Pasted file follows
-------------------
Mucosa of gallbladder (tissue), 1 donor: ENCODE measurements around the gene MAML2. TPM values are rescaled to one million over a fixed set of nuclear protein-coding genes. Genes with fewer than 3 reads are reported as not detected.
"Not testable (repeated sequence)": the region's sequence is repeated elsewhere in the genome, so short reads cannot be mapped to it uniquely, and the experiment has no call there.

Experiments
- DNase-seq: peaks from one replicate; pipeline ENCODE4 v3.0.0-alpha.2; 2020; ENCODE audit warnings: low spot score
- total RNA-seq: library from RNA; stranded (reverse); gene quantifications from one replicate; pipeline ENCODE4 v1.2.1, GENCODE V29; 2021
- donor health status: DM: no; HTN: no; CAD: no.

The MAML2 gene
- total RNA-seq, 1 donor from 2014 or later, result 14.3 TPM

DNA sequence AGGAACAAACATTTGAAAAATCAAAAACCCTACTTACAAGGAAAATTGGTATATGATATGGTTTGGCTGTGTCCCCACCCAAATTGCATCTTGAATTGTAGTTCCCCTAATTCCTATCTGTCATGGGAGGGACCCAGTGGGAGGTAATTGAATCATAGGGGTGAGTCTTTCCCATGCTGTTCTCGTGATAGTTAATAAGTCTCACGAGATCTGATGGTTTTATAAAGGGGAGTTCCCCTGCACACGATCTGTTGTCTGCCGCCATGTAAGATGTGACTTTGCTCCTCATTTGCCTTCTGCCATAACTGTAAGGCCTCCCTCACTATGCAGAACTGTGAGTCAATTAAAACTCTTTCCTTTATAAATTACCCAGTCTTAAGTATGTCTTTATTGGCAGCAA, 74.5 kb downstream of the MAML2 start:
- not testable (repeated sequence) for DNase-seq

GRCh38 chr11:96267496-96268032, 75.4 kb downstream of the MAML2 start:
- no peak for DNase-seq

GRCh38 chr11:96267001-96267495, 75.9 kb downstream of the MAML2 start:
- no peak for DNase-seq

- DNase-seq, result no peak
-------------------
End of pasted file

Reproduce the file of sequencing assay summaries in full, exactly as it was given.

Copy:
Mucosa of gallbladder (tissue), 1 donor: ENCODE measurements around the gene MAML2. TPM values are rescaled to one million over a fixed set of nuclear protein-coding genes. Genes with fewer than 3 reads are reported as not detected.
"Not testable (repeated sequence)": the region's sequence is repeated elsewhere in the genome, so short reads cannot be mapped to it uniquely, and the experiment has no call there.

Experiments
- DNase-seq: peaks from one replicate; pipeline ENCODE4 v3.0.0-alpha.2; 2020; ENCODE audit warnings: low spot score
- total RNA-seq: library from RNA; stranded (reverse); gene quantifications from one replicate; pipeline ENCODE4 v1.2.1, GENCODE V29; 2021
- donor health status: DM: no; HTN: no; CAD: no.

The MAML2 gene
- total RNA-seq, 1 donor from 2014 or later, result 14.3 TPM

DNA sequence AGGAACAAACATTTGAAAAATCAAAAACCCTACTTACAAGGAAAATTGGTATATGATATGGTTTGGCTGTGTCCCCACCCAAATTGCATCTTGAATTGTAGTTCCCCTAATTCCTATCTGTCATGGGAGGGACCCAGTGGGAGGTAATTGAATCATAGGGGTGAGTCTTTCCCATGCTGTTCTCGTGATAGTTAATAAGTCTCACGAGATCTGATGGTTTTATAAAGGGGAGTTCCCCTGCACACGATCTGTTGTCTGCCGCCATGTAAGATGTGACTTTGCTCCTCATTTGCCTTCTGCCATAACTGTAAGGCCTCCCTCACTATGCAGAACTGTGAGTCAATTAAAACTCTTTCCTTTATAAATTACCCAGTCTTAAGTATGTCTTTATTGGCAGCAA, 74.5 kb downstream of the MAML2 start:
- not testable (repeated sequence) for DNase-seq

GRCh38 chr11:96267496-96268032, 75.4 kb downstream of the MAML2 start:
- no peak for DNase-seq

GRCh38 chr11:96267001-96267495, 75.9 kb downstream of the MAML2 start:
- no peak for DNase-seq

- DNase-seq, result no peak